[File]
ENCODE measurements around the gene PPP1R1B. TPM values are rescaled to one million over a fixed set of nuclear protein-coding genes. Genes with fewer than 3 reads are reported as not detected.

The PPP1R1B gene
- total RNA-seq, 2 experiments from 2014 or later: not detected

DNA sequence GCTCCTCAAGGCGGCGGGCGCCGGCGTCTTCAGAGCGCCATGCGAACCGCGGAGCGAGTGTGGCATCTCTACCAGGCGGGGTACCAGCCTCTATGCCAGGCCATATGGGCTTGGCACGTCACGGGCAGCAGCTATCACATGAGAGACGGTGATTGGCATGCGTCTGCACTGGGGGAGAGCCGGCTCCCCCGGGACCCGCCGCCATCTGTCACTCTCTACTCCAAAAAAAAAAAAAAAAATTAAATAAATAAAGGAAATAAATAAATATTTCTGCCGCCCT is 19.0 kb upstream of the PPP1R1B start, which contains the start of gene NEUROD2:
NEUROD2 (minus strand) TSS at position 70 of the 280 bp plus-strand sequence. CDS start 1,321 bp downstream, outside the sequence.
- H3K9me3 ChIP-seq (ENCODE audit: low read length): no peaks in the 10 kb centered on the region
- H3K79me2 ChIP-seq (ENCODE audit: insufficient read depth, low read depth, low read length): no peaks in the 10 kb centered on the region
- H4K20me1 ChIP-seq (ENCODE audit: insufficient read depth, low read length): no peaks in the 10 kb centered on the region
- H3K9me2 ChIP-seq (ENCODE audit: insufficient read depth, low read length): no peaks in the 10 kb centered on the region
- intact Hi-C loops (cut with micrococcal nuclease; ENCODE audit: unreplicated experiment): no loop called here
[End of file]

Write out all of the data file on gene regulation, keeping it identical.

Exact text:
ENCODE measurements around the gene PPP1R1B. TPM values are rescaled to one million over a fixed set of nuclear protein-coding genes. Genes with fewer than 3 reads are reported as not detected.

The PPP1R1B gene
- total RNA-seq, 2 experiments from 2014 or later: not detected

DNA sequence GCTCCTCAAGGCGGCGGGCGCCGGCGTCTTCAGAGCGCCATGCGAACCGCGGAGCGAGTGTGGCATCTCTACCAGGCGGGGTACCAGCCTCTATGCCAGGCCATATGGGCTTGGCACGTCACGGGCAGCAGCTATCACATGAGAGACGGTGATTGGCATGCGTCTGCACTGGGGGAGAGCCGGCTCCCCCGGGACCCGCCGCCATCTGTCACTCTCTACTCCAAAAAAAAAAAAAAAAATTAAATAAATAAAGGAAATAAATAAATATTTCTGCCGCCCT is 19.0 kb upstream of the PPP1R1B start, which contains the start of gene NEUROD2:
NEUROD2 (minus strand) TSS at position 70 of the 280 bp plus-strand sequence. CDS start 1,321 bp downstream, outside the sequence.
- H3K9me3 ChIP-seq (ENCODE audit: low read length): no peaks in the 10 kb centered on the region
- H3K79me2 ChIP-seq (ENCODE audit: insufficient read depth, low read depth, low read length): no peaks in the 10 kb centered on the region
- H4K20me1 ChIP-seq (ENCODE audit: insufficient read depth, low read length): no peaks in the 10 kb centered on the region
- H3K9me2 ChIP-seq (ENCODE audit: insufficient read depth, low read length): no peaks in the 10 kb centered on the region
- intact Hi-C loops (cut with micrococcal nuclease; ENCODE audit: unreplicated experiment): no loop called here